Were you aware of all the stuff that went on in Tokyo before this time, in the the 80s or even 70s, in venues like the Shinjuku Loft with bands like Marble Sheep, or Fushitsusha?

B: All that psychedelic stuff? Actually no, not at all really! We tried not to be too into any one particular genre. It was like a new generation was coming up at the time blending stuff together, all after that psychedelic thing.

Absolutego is still something of a landmark album. What did the band sound like at the very start? How did you end up with that one long, slow, heavy track for your debut?

B: [Long pause as entire band thinks] Earth... and Melvins - particularly Lysol. But at the time we were really into hardcore, and had so many friends in hardcore punk bands, so we were definitely comfortable with really loud volumes.

But how did it get so slow?

B: [All three giggle and mime holding a guitar] Buuuuummmm! We just thought it was really cool, holding those notes and feedbacking from the amp!

Were there any other bands droning like this in Tokyo at the time?

B: Only Boris. Nobody else knew about Melvins or Earth. In fact, Atsuo was the first person in Japan to ever interview Melvins.

How did you discover these bands at the time?

Atsuo: There's an old local record shop back in Tokyo that I used to work in, called Warsaw. I picked up a lot of these things by just digging through records there.

You've worked a lot with Merzbow - did you listen to him a lot before you played with him?

B: Well we already liked Merzbow. The opportunity to collaborate with him came up as part of this thing where [Osakan doom metal band] Corrupted were playing live with Solmania, both representing the Kansai region, while Merzbow and us played live representing the Kantō region. So the first time we played together was live actually.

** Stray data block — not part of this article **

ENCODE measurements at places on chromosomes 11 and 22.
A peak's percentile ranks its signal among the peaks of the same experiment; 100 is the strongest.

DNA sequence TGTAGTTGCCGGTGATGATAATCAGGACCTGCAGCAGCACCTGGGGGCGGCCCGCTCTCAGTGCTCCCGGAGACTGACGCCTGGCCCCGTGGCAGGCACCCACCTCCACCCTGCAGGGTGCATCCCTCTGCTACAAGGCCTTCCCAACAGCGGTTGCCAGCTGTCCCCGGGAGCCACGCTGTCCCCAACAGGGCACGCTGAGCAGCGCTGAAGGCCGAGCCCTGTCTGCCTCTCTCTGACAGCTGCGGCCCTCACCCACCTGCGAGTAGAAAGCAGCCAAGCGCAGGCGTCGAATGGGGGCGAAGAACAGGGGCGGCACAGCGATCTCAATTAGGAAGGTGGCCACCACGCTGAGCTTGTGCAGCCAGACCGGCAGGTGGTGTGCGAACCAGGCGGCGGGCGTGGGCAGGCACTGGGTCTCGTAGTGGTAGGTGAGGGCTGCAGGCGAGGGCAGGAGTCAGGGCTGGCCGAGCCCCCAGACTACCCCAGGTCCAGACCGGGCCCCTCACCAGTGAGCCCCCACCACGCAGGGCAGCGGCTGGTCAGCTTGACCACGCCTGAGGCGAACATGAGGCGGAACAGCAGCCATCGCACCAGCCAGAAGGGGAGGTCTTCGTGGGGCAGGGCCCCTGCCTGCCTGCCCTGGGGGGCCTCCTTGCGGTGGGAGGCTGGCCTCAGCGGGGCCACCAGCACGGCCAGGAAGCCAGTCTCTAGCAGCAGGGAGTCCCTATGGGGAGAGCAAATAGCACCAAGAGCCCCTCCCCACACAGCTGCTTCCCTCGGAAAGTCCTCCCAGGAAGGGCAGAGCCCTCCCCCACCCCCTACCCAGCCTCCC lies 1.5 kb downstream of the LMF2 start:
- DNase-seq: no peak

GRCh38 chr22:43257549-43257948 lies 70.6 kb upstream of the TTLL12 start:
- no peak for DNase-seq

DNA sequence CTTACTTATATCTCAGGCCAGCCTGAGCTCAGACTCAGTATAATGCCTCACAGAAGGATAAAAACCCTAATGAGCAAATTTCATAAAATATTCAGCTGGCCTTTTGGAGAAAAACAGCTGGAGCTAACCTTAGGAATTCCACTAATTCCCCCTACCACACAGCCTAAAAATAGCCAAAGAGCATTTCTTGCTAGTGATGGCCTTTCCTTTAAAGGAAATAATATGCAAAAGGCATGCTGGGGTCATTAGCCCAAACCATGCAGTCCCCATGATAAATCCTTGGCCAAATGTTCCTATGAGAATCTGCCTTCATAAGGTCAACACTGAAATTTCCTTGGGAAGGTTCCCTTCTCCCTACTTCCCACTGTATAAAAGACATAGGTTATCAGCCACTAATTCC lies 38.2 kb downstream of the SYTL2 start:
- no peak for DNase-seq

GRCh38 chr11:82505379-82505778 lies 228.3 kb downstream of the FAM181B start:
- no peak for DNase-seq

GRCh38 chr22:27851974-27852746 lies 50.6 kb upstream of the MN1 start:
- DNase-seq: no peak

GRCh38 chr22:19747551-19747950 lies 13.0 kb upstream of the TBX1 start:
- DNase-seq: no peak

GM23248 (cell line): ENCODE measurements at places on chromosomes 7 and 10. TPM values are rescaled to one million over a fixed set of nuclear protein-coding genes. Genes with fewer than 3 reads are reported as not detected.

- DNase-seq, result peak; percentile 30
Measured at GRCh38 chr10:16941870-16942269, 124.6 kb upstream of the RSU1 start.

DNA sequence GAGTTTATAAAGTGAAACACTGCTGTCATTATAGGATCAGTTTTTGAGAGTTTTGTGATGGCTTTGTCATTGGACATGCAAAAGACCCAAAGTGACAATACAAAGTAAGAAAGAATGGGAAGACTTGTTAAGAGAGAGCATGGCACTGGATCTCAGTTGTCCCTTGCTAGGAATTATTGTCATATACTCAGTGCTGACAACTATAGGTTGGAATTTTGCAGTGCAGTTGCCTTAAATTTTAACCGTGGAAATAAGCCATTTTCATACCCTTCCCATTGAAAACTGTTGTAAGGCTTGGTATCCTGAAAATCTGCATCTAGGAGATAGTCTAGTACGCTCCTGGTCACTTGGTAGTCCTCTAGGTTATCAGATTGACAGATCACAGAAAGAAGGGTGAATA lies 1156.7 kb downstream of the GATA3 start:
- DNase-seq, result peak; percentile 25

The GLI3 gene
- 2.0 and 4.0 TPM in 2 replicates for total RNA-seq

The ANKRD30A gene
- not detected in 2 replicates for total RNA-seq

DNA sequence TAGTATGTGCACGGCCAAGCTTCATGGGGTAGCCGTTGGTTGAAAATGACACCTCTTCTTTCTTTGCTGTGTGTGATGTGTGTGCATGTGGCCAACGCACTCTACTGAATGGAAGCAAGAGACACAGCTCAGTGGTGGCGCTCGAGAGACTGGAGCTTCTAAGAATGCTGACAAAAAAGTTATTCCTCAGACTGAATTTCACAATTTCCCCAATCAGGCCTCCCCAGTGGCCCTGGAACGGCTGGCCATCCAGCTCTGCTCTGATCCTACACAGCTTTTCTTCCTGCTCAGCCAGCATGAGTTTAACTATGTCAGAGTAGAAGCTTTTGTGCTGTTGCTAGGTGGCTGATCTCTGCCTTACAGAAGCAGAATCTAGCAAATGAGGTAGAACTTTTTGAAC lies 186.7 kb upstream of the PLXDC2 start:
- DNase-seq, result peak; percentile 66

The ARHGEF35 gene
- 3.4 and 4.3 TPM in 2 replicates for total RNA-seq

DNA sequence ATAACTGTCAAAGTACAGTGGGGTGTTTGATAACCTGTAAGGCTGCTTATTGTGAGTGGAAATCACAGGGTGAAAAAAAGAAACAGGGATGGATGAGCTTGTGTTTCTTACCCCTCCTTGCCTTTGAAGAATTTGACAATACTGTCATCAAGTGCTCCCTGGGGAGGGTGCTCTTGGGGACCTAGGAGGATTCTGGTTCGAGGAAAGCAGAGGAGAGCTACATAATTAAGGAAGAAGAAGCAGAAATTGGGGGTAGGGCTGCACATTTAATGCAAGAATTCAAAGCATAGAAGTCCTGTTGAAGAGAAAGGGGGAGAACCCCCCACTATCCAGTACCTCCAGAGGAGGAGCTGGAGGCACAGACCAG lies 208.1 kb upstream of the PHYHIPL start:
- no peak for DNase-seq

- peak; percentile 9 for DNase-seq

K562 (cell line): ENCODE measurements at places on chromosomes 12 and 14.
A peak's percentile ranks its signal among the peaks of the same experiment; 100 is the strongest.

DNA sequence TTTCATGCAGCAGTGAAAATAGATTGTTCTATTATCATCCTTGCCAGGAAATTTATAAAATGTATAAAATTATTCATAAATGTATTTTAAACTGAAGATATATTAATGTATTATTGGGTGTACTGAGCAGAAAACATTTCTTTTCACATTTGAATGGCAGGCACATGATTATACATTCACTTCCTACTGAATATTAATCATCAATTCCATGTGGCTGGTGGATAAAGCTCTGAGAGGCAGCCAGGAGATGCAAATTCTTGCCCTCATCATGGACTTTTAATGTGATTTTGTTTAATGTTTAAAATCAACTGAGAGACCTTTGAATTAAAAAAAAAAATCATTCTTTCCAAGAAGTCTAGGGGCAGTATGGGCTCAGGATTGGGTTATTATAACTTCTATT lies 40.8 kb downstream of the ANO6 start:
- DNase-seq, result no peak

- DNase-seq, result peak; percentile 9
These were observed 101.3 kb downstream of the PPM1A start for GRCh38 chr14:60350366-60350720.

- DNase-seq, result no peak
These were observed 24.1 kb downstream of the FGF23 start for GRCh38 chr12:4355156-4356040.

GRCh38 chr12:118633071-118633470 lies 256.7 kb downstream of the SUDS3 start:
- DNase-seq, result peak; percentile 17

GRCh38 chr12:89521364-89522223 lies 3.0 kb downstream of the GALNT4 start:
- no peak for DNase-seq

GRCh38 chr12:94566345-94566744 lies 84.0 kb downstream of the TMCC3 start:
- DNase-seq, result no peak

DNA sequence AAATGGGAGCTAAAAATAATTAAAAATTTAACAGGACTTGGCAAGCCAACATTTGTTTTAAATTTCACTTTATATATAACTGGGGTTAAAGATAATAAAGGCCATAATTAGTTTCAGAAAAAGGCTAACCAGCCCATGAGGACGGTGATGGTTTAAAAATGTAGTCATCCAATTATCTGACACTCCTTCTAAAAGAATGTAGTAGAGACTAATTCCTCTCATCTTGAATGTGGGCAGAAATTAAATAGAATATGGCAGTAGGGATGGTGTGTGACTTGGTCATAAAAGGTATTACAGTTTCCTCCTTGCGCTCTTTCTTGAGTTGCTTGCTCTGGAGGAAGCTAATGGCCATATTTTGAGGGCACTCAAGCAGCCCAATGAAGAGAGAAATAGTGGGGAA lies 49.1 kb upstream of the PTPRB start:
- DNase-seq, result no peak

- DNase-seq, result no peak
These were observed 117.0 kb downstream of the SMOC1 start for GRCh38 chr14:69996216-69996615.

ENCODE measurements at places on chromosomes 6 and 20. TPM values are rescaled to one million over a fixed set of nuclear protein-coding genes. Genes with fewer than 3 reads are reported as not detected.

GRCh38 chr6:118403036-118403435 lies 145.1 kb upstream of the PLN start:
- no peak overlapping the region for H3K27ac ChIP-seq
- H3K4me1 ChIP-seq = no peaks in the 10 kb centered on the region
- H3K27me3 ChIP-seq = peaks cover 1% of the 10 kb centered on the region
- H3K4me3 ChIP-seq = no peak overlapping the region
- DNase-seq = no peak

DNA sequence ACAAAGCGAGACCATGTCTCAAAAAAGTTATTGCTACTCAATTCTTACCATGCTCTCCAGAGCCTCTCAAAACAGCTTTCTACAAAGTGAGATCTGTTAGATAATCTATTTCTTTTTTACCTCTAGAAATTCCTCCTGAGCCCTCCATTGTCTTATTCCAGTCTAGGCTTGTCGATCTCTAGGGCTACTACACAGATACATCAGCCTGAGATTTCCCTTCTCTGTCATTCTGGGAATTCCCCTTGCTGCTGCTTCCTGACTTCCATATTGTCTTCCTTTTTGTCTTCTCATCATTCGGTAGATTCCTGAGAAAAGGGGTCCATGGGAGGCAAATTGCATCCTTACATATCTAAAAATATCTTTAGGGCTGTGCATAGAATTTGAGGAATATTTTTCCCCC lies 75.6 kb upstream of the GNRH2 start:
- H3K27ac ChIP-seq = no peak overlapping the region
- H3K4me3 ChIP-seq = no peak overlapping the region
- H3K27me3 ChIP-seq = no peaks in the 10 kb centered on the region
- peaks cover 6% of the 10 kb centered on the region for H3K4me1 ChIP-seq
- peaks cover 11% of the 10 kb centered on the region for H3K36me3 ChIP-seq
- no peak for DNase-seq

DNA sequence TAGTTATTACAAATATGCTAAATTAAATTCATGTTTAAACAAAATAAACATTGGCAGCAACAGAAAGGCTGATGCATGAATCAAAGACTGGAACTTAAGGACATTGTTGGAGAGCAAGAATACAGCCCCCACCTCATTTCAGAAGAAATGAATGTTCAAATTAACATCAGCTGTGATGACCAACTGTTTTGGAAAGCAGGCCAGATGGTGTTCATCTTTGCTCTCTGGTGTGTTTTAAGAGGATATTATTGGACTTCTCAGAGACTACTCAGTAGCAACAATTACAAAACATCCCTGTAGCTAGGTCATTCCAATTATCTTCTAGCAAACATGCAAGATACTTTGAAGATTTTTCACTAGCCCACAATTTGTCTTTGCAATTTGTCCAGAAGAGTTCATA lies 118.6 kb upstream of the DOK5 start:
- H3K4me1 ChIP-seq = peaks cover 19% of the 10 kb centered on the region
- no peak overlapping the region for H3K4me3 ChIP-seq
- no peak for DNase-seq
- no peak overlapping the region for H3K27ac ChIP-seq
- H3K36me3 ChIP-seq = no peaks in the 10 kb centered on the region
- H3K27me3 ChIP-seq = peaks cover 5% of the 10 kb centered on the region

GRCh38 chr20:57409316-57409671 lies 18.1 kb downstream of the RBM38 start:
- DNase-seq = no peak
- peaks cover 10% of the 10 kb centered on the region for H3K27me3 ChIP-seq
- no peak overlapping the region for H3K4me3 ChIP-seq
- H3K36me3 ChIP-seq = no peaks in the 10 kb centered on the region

How did that collaboration work? Is it all improvised? How does that music happen?

B: Sometimes it was all improvised; sometimes we prepared compositions, which we would then present to him [Merzbow]. It depends on the situation really.

The collaboration between Boris and Michio Kurihara seemed to be quite a natural one. How did he integrate with the band?

B: Well, we know him as we share the same recording studio with him! Michio Kurihara used to be in a band called YBO2 that we really, really liked, as well as Stars, and we could really see something in those bands of his that we could work with. That's how Rainbow came together, and after that came out we toured together for a long time. We'd been pegged as a 'metal' band for so long in foreign countries that it seemed throwing Michio Kurihara in there would really make things interesting, and help listeners see a different side of Boris.

Wata, you've developed a signature guitar sound over the years, and it sounds more and more like Michio Kurihara's own incredible tones. Did he have a role in this change? Did you learn from him?